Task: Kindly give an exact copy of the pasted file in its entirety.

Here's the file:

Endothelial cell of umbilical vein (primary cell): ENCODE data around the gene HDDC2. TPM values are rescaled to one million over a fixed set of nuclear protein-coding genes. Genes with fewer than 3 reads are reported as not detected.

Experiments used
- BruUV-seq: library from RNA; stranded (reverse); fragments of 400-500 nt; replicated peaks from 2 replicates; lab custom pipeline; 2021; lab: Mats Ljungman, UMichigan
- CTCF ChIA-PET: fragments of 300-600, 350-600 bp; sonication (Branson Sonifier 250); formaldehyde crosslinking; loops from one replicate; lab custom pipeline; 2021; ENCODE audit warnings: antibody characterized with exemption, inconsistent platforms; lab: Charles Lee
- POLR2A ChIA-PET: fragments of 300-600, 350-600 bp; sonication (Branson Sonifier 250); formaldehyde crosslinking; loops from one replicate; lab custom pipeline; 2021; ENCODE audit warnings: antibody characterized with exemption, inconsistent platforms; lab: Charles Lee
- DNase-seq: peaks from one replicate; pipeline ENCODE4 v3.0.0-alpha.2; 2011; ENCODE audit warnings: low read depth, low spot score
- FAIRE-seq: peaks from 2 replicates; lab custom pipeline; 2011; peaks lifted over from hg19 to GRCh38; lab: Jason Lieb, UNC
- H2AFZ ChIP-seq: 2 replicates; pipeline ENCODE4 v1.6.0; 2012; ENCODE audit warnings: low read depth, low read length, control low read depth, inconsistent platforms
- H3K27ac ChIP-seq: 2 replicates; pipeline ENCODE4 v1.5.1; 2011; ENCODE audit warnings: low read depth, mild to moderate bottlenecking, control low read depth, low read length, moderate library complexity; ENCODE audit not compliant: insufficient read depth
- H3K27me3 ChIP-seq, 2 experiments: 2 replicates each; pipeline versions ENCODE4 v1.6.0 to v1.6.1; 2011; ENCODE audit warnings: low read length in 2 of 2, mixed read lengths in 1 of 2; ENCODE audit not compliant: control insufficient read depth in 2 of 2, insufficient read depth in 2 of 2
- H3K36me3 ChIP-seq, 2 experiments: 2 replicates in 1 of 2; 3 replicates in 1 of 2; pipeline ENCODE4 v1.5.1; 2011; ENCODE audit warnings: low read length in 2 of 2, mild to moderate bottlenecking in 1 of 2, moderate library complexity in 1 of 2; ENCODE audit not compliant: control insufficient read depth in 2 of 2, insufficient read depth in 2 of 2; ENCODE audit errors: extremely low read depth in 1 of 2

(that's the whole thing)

Endothelial cell of umbilical vein (primary cell): ENCODE data around the gene HDDC2. TPM values are rescaled to one million over a fixed set of nuclear protein-coding genes. Genes with fewer than 3 reads are reported as not detected.

Experiments used
- BruUV-seq: library from RNA; stranded (reverse); fragments of 400-500 nt; replicated peaks from 2 replicates; lab custom pipeline; 2021; lab: Mats Ljungman, UMichigan
- CTCF ChIA-PET: fragments of 300-600, 350-600 bp; sonication (Branson Sonifier 250); formaldehyde crosslinking; loops from one replicate; lab custom pipeline; 2021; ENCODE audit warnings: antibody characterized with exemption, inconsistent platforms; lab: Charles Lee
- POLR2A ChIA-PET: fragments of 300-600, 350-600 bp; sonication (Branson Sonifier 250); formaldehyde crosslinking; loops from one replicate; lab custom pipeline; 2021; ENCODE audit warnings: antibody characterized with exemption, inconsistent platforms; lab: Charles Lee
- DNase-seq: peaks from one replicate; pipeline ENCODE4 v3.0.0-alpha.2; 2011; ENCODE audit warnings: low read depth, low spot score
- FAIRE-seq: peaks from 2 replicates; lab custom pipeline; 2011; peaks lifted over from hg19 to GRCh38; lab: Jason Lieb, UNC
- H2AFZ ChIP-seq: 2 replicates; pipeline ENCODE4 v1.6.0; 2012; ENCODE audit warnings: low read depth, low read length, control low read depth, inconsistent platforms
- H3K27ac ChIP-seq: 2 replicates; pipeline ENCODE4 v1.5.1; 2011; ENCODE audit warnings: low read depth, mild to moderate bottlenecking, control low read depth, low read length, moderate library complexity; ENCODE audit not compliant: insufficient read depth
- H3K27me3 ChIP-seq, 2 experiments: 2 replicates each; pipeline versions ENCODE4 v1.6.0 to v1.6.1; 2011; ENCODE audit warnings: low read length in 2 of 2, mixed read lengths in 1 of 2; ENCODE audit not compliant: control insufficient read depth in 2 of 2, insufficient read depth in 2 of 2
- H3K36me3 ChIP-seq, 2 experiments: 2 replicates in 1 of 2; 3 replicates in 1 of 2; pipeline ENCODE4 v1.5.1; 2011; ENCODE audit warnings: low read length in 2 of 2, mild to moderate bottlenecking in 1 of 2, moderate library complexity in 1 of 2; ENCODE audit not compliant: control insufficient read depth in 2 of 2, insufficient read depth in 2 of 2; ENCODE audit errors: extremely low read depth in 1 of 2